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Lifestyle interventions can help pediatricians meet the growing need for youth depression management

Psychological Intervention for Adolescent’s Depression

With rising prevalence of depression in adolescents, screening requirements are increasingly falling on pediatric primary care providers, who are encountering more at-risk patients. A new literature review in Harvard Review of Psychiatry underscores the evidence that non-traditional, so-called lifestyle interventions can help providers meet the growing need for youth depression management. The journal is published in the Lippincott portfolio by Wolters Kluwer.

The article reviews studies of lifestyle medicine interventions related to physical activity, sleep, nutrition, substance use, social connectedness, and stress management and provides clinical practice recommendations. "Having additional and more comprehensive details about such lifestyle recommendations could help clinicians integrate specific advice into anticipatory guidance, management, and treatment plans," suggest Talia S. Benheim, BA, and her colleagues at Massachusetts General Hospital, along with Michelle Dalal, MD, of the University of Massachusetts Chan Medical School and Daniel Hosker, MD, in the September/October issue of the Harvard Review of Psychiatry.

Lifestyle medicine interventions can mitigate lack of access to traditional mental health treatments
Adolescent depression is strongly associated with negative academic, employment, and health outcomes well into adulthood, and studies point to the importance of early and timely access to mental health interventions. Yet, inaccessibility of mental health services persists, especially among marginalized populations.

The utility, versatility, and cost-effectiveness of lifestyle interventions are well known. They can be used by both licensed and non-licensed providers; implemented in a standalone manner or as part of a larger treatment plan; administered in-person or virtually, with a single patient or in groups; and are often more cost-effective and accommodating to patients' unique cultural situations.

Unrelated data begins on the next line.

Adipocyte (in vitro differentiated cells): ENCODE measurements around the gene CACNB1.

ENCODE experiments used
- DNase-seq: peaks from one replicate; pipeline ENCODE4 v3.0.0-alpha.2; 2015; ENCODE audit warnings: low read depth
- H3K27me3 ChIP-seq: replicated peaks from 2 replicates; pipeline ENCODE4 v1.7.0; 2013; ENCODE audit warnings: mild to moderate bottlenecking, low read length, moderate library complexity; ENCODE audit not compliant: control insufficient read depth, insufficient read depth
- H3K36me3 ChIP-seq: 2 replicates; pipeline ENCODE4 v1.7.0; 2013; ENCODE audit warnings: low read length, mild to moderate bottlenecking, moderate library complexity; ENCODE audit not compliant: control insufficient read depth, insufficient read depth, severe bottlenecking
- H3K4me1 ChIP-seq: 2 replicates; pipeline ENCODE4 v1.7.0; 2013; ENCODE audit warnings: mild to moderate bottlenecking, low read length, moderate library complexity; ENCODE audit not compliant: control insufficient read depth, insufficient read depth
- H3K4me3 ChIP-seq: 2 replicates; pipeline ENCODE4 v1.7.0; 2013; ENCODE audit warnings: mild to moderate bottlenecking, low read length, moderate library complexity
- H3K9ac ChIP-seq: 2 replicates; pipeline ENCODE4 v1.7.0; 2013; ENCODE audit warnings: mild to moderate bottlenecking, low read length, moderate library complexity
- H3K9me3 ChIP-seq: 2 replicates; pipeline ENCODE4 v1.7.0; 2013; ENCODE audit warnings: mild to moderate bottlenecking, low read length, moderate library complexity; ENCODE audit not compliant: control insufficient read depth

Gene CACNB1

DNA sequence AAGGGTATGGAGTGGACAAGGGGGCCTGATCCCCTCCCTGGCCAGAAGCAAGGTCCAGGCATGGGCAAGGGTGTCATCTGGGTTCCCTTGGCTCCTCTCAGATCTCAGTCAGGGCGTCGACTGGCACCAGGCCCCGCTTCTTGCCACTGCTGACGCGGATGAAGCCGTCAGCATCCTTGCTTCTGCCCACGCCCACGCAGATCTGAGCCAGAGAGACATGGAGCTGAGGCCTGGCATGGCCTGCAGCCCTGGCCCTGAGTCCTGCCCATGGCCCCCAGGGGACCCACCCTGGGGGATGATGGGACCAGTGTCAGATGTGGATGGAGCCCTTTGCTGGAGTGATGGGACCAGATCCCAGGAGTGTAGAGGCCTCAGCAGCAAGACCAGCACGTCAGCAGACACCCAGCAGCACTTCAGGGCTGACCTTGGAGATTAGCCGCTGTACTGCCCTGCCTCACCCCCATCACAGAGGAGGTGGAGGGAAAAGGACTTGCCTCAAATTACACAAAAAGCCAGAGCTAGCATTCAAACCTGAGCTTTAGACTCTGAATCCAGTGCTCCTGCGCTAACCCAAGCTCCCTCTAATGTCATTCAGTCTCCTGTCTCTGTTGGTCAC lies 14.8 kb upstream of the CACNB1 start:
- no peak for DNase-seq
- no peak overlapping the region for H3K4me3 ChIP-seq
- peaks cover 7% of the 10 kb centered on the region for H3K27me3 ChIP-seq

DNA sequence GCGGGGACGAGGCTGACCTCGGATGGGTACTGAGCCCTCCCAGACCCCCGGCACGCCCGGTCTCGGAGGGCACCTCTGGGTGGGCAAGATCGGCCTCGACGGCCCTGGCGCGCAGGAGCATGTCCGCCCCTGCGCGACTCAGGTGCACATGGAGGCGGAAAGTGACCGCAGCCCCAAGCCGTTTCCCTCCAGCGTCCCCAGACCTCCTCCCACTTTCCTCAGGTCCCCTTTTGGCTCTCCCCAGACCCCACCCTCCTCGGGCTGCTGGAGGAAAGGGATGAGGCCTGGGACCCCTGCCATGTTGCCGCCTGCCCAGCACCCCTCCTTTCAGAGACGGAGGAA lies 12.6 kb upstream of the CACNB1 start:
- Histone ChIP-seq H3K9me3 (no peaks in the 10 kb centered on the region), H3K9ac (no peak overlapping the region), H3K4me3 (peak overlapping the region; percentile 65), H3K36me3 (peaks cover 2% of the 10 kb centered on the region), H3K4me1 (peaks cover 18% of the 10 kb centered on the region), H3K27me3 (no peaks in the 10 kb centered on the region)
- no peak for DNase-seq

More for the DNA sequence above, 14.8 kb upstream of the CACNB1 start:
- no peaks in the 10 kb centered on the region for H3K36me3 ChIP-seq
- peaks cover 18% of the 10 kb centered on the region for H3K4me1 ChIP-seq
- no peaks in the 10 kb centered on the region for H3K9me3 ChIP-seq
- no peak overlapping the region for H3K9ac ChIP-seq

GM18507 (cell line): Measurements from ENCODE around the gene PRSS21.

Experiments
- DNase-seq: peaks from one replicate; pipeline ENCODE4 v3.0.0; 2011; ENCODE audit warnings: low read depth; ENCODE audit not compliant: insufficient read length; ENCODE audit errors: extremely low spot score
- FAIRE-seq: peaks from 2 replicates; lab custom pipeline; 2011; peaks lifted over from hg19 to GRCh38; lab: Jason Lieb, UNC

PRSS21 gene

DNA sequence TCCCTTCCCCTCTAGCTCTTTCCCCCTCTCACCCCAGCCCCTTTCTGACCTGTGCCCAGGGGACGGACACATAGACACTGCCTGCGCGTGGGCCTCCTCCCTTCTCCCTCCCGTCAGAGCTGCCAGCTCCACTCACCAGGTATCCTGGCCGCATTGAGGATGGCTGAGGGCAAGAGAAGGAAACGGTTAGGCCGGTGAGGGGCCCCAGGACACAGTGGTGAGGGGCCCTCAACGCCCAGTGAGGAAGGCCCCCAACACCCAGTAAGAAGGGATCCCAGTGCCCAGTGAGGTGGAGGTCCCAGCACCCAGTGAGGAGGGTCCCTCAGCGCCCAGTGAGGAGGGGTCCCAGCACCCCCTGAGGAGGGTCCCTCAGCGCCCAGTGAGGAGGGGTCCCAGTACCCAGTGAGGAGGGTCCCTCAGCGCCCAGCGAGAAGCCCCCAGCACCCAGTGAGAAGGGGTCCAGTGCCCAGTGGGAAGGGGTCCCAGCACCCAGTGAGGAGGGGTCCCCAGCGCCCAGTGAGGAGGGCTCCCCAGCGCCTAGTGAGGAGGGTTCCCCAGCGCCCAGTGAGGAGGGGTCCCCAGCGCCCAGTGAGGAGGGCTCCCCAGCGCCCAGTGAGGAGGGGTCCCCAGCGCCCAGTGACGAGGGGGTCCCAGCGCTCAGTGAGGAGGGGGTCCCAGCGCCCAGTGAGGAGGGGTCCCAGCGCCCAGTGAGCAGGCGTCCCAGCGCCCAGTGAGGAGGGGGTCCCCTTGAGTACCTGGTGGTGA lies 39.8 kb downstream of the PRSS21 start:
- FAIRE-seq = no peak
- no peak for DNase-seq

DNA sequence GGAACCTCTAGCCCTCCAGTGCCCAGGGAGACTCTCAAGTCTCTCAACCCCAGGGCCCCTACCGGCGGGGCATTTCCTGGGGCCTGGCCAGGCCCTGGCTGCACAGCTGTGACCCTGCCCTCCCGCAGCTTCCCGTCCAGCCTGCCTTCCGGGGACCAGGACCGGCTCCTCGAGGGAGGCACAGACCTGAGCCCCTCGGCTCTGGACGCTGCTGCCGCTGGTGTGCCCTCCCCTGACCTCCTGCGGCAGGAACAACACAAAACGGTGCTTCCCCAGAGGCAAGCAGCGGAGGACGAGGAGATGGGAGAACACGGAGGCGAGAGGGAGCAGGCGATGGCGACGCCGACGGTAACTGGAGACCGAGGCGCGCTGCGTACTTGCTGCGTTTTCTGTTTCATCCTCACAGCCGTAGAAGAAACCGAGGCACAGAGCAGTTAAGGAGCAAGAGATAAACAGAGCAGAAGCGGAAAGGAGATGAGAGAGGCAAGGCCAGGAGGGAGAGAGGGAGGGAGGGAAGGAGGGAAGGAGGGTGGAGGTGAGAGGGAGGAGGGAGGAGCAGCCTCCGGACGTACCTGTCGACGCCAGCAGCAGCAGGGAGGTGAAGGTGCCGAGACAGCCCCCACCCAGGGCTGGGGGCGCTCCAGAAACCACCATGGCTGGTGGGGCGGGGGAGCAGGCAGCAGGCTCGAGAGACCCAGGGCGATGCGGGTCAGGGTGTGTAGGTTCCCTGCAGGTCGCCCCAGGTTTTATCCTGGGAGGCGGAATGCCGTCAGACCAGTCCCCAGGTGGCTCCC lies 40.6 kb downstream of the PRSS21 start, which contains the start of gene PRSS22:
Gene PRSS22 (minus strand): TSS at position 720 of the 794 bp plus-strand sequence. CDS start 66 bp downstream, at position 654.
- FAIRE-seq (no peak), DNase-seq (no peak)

The article reviews evidence of lifestyle interventions in physical activity, sleep, nutrition, substance use, social connectedness, and stress, demonstrating efficacy or feasibility in reducing depressive symptoms in adolescents. Studies included clinical trials, quantitative studies, and qualitative studies, as well as the authors' own clinical experience.

Regardless of whether physical activity is considered light or rigorous, many studies demonstrate the efficacy of physical activity in reducing depression symptoms. For example, one revealed that a two-hour decrease in sedentary activity in patients between ages 12 and 16 reduced depression scores by 16%–22% by age 18.
Sleep problems in adolescents persist into adulthood and have been associated with lack of response to depressive treatment and are even a risk factor for suicide. Yet, one study demonstrated that simple and specific guidelines for healthy sleep habits improved depressive symptoms. Bedtime routines such as keeping a diary or maintaining wind-down activities, as well as cognitive-behavioral therapy for insomnia, are also important.

Nutritional studies demonstrate that healthy plant- and whole food–based diets can alleviate or reduce depressive symptoms. The authors suggest a number of simple interventional approaches, such as tip sheets or recipes, engaging professional nutritionists, and guidance on so-called mindful or intuitive eating.

Cannabis, alcohol, and nicotine are also associated with depression in adolescents and can hinder effective treatment of both. Studies show prompt intervention is paramount. An online program in Australia has shown that increased knowledge of substances, depression, and anxiety reduced likelihood of drinking.